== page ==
With the new administration in Washington, do you see any changes happening or on the horizon that would affect the school bus industry?
Yes, there are. The administration is pro public transit. We’re really trying to educate everybody on school transportation — it is the largest mass transportation system in the U.S., and we want to make sure the administration knows all the benefits of school buses. We want to approach it in a positive way by talking about safety and policy and other issues. We look forward to working with this administration; they’ve started a lot of good projects. NSTA has applied for and received several grants, for example, and hopes for more.
Any thoughts on the 2010 EPA standards and what kind of impact they’ll have?
I’m going to try to stay positive. It’s going to be a challenge, with all the new regs. Each engine manufacturer claims its engine is going to be the best. I guess we’ll be the ones to find out. We need to do everything we can to improve our air. Here in Richmond, Mo., I don’t have any buses that smoke. You want to see smoke, go watch a farm tractor cross a field, or watch one of the farmer’s 18-wheelers haul crops to the elevators, or watch the trash trucks. My buses are clean by comparison, yet we’re putting these particulate traps on. And then supposedly my exhaust will be cleaner going out than it was coming in. It’s going to be interesting.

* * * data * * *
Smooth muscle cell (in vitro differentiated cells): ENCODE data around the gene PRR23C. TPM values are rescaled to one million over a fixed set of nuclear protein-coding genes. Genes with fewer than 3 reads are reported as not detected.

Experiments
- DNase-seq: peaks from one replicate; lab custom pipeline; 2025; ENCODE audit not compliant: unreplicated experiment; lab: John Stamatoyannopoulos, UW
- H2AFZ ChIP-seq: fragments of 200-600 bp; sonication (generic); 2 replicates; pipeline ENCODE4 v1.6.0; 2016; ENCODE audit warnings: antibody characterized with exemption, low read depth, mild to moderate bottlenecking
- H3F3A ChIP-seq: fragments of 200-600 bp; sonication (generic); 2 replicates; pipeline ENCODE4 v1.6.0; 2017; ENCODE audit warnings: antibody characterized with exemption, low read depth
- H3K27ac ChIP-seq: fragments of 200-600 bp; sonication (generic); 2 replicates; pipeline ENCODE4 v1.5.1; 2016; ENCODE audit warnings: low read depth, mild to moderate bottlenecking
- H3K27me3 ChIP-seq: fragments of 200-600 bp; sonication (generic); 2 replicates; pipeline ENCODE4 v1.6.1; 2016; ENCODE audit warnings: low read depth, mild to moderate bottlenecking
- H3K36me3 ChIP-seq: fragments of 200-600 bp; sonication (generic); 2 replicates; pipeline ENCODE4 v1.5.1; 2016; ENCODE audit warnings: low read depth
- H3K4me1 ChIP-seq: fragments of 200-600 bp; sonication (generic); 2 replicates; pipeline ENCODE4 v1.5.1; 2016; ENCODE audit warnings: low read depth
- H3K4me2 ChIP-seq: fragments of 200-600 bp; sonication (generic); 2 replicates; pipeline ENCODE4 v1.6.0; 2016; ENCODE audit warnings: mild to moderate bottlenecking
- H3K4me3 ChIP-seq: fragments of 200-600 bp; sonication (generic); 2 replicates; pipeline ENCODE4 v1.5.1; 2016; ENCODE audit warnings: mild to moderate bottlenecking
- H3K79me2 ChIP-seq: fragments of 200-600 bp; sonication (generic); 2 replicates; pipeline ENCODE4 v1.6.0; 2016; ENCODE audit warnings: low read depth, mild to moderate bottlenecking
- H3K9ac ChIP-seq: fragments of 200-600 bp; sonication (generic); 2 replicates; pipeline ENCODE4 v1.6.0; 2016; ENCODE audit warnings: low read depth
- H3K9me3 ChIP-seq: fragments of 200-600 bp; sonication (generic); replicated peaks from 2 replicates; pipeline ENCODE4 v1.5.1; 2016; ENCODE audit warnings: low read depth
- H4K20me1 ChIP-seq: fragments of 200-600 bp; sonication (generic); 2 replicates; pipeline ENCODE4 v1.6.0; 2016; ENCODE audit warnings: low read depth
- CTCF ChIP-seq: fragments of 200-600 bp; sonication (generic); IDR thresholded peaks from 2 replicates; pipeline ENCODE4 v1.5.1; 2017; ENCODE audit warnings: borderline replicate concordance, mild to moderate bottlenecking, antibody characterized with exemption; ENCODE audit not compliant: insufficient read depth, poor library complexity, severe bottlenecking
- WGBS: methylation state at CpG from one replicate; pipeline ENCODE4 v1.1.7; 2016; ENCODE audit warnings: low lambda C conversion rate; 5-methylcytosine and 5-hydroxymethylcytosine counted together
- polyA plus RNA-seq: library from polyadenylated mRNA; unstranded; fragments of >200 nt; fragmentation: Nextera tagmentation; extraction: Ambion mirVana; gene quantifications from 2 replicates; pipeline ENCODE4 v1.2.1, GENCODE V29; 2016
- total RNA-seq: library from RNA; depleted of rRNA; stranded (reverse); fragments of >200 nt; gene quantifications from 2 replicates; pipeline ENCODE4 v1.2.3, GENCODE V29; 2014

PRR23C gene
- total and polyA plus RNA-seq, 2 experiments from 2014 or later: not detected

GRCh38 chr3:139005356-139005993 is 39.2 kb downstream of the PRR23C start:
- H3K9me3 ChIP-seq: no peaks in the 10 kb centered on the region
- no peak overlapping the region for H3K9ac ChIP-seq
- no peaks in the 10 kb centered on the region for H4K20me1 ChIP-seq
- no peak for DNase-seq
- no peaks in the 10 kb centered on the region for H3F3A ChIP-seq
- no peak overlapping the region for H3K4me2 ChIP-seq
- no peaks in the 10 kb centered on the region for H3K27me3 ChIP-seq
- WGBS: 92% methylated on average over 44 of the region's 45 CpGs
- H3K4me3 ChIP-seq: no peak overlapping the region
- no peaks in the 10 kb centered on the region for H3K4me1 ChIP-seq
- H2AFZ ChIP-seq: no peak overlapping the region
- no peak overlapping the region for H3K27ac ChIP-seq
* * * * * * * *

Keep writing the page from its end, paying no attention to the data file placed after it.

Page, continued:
What do you like most about the school bus industry?
It’s a challenging job. I used to think that I’d seen just about everything, but then something new happens and I see how much I don’t know. I used to like the weather challenge a whole lot more than I do now; as I get older, the snow isn’t nearly as much fun as it used to be. There’s never a day goes by, though, that there’s not a challenge with a driver, a bus or a student, and solving those problems is what keeps me engaged and gives me satisfaction.
Anything else you want to mention?
I am very proud to represent NSTA for the next two years. I do not foresee any big changes. I am not a proponent of change unless it is needed. I have an excellent executive board and staff to help me through the next two years. It will be a challenge, as I’m a small contractor. My 22-year-old son covers for me on my day job when I’m gone, and I’ve been gone quite a bit lately. He is still in college, so he has to juggle his time around, too. But all the sacrifices are well worth the benefits that NSTA will provide to our industry, and I’m glad to be a part of it.